Microsoft’s CTO, Mark Russinovich, made this clear back in 2020 in a post that was aptly titled “Advancing the outage experience—automation, communication, and transparency”:
While Russinovich focused on cloud infrastructure in his post, his fundamental idea holds true for most IT infrastructure.
Error budgets are a great way to balance planning for this complexity without overengineering a system or becoming too change-averse. Error budgets place a ceiling on how much failure or downtime can occur without violating agreements. You can’t predict every possible failure, but you can architect to stay within your error budgets and take corrective action if you don’t. This practice can help you strike a balance that makes business sense.
Updates are a regular part of IT life, and patches are often necessary to keep your infrastructure secure and performant. However, updates also come with risks. Microsoft’s outage provides a textbook example of why testing before you roll out an upgrade is important.
Thorough testing of a patch before you deploy it to production is ideal, as it can help you identify major problems before they cause downtime. That’s why testing is a key part of many patching guidelines, frameworks, and best practices. However, you also need to weigh the tradeoff between the thoroughness of your testing and the time it takes for a patch to reach production. Even a National Institute of Standards and Technology (NIST) patching guide acknowledges the tradeoffs between early deployment and more testing.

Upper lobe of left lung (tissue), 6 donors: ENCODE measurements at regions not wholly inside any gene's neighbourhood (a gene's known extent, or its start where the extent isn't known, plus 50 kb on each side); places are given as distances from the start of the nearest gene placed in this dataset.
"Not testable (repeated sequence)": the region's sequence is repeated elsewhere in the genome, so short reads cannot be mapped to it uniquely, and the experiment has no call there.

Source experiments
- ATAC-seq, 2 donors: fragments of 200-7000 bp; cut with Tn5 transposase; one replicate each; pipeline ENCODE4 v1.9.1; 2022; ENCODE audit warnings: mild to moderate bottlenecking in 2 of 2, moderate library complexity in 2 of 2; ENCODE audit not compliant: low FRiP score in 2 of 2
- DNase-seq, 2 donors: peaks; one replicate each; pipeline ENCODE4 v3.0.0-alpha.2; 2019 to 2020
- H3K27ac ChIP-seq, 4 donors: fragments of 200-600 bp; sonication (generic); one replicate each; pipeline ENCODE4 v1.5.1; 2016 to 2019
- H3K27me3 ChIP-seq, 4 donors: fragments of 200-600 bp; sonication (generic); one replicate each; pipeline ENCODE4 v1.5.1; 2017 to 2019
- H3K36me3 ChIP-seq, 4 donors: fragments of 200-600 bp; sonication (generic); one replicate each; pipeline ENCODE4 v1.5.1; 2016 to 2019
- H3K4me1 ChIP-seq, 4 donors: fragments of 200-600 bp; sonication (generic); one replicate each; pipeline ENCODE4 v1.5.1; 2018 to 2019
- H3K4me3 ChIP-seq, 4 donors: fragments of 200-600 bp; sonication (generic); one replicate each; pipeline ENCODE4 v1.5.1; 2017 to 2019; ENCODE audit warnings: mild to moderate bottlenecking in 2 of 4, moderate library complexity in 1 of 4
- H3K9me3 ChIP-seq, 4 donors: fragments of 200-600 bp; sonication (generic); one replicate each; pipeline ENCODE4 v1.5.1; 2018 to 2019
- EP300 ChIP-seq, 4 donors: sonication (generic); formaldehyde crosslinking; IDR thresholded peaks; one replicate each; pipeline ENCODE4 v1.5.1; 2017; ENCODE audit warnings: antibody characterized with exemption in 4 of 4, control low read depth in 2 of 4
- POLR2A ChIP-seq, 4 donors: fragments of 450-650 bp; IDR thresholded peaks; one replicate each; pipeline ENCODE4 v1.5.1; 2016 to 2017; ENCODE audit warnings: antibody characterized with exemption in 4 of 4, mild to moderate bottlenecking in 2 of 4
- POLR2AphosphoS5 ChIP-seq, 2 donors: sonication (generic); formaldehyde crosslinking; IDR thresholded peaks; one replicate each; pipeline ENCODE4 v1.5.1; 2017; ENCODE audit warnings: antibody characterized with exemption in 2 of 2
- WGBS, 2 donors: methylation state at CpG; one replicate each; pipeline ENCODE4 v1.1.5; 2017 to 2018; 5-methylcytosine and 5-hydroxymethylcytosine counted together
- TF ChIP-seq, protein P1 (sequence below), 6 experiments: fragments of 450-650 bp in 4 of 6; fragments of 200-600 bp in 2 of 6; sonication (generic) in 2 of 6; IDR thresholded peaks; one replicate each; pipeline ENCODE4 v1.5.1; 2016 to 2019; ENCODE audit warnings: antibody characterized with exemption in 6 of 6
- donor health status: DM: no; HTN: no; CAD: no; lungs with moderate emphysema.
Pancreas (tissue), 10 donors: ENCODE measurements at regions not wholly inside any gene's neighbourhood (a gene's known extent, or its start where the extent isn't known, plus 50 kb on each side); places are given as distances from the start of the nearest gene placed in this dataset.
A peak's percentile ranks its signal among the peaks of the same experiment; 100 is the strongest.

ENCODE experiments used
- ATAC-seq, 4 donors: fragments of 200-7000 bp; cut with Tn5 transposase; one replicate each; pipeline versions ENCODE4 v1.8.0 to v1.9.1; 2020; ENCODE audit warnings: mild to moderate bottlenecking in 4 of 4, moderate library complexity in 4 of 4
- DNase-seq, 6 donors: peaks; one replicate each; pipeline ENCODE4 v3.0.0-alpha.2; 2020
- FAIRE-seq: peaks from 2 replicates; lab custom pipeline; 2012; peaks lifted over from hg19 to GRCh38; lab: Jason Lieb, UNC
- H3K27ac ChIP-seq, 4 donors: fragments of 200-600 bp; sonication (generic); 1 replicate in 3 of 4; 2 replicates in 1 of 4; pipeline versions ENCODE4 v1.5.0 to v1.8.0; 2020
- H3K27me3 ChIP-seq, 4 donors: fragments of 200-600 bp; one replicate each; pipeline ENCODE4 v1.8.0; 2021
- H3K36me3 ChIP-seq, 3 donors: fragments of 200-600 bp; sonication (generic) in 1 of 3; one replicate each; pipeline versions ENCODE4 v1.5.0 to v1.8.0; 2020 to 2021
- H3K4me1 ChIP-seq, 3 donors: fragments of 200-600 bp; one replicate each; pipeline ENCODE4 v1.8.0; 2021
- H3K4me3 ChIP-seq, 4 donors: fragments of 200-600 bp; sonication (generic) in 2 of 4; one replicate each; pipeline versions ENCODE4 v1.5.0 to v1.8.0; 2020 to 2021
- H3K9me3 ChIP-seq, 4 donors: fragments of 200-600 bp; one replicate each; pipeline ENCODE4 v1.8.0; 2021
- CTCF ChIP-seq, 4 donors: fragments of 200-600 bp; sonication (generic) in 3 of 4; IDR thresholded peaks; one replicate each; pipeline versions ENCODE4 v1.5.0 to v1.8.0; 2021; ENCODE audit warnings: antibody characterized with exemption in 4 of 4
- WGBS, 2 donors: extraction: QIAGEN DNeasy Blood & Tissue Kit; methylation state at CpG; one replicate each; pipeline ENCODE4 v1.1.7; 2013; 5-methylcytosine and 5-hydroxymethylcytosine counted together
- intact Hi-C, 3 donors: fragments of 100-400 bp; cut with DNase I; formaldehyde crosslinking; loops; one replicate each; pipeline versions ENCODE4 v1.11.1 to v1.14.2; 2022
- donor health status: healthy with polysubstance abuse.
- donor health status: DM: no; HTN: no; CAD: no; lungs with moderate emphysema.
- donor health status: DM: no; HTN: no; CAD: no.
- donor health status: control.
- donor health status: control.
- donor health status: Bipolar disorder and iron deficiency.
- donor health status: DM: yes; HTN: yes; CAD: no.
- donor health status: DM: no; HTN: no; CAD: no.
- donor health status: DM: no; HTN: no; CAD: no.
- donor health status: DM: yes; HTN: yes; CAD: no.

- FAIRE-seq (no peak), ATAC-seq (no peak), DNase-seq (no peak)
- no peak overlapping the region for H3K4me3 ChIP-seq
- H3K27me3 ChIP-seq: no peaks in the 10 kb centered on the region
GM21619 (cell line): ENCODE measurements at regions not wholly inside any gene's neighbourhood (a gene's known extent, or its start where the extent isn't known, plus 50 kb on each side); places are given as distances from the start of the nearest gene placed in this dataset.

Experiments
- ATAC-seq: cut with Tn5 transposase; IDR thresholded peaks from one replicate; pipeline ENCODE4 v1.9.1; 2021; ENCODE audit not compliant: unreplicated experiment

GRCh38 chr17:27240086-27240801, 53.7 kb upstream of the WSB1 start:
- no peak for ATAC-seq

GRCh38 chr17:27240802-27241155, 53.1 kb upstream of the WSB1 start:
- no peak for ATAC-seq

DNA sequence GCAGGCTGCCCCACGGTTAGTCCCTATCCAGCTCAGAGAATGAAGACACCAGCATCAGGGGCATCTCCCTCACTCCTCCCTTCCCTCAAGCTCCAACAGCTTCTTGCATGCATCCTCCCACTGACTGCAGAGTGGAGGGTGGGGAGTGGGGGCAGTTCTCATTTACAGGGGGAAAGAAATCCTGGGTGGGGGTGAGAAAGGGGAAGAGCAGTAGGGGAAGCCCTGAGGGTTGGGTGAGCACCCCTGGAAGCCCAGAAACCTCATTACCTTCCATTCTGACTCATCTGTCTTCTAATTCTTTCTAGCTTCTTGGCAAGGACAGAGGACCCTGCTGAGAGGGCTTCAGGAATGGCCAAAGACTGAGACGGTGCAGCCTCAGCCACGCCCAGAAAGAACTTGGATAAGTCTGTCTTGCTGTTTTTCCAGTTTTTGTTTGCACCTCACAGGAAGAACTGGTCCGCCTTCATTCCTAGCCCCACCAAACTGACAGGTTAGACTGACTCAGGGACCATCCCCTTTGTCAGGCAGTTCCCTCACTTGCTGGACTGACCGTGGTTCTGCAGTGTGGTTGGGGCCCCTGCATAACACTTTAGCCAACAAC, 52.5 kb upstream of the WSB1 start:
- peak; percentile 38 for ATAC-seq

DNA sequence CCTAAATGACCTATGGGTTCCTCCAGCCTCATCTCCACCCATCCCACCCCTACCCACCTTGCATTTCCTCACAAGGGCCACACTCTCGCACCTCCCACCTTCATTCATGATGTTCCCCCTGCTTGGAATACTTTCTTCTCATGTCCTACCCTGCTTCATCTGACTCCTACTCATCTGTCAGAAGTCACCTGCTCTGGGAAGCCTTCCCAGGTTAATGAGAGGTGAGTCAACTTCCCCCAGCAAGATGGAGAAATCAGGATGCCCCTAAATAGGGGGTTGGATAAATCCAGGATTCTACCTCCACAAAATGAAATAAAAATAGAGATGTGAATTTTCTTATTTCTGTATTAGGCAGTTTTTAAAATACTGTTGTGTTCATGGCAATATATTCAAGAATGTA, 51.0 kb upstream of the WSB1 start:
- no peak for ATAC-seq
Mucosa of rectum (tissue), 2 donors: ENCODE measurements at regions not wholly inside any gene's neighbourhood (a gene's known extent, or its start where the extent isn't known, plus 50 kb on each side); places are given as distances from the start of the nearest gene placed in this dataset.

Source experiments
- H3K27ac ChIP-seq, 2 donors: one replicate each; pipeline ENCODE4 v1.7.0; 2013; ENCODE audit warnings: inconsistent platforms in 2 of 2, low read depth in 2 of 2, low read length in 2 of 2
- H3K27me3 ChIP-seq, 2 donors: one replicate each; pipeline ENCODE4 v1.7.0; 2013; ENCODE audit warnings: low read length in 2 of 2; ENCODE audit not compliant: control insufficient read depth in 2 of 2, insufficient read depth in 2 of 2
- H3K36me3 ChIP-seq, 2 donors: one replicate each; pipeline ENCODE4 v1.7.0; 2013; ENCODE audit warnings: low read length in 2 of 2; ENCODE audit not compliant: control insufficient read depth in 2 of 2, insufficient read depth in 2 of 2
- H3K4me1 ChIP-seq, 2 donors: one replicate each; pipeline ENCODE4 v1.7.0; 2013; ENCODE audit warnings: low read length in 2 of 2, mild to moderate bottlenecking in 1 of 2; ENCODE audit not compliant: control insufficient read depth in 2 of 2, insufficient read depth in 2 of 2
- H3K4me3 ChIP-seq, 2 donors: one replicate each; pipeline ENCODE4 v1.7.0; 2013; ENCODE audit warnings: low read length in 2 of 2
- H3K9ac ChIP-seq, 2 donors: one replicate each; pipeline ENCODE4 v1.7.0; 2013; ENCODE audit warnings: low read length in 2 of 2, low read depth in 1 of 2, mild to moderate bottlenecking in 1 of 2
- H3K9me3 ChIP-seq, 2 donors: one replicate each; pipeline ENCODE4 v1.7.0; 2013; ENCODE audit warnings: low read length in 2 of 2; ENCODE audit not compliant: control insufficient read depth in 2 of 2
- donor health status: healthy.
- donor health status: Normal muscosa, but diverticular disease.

A QA or staging environment that mirrors production is a great way to test an upgrade before release. Unfortunately, you don’t always have a test environment when you’re working in IT, especially if you’re patching hardware appliances or network infrastructure. In these cases, teams can reduce risk with the following:
- Incremental rollouts: If the upgrade applies to multiple sites, servers, or appliances, roll it out incrementally to a small subset. Verify the change works as expected, then proceed to the next batch. This limits the risk of an issue impacting your entire deployment.
- Performance monitoring:Monitor performance after an upgrade to detect anomalies before they become outright service disruptions. This also enables you to verify stability after recovery from an incident.
Microsoft was able to restore service by rolling back their update. Even with thorough testing in place, you will always have the potential need to roll back a change. If you only take one thing away from Microsoft’s outage, let it be this: Always have a rollback plan.
Ideally, your rollback plan should ensure that you can restore service after a failure while meeting your recovery time objective (RTO) and recovery point objective (RPO). If possible, aim to automate the process of rolling back an update. This will minimize the time it takes to recover. Additionally, for mission-critical infrastructure, you should thoroughly test your rollback plan to make sure it will work when you need it to.
How Pingdom® can help
Because modern IT is a complex web of dependencies, a change that causes a service disruption might go unnoticed for much longer than you (or your users) can stomach. With multiple checks—including ping, HTTP, and DNS—from over 100 servers across the globe, Pingdom enables you to quickly detect and respond if something goes wrong in production.
Additionally, real user monitoring (RUM) helps teams understand application performance from an end user’s perspective. In the example of the Microsoft outage, Pingdom’s RUM capabilities could help a team identify who is impacted by an outage. You would be able to visually explore performance impacts across regions and adapt your remediation rollout.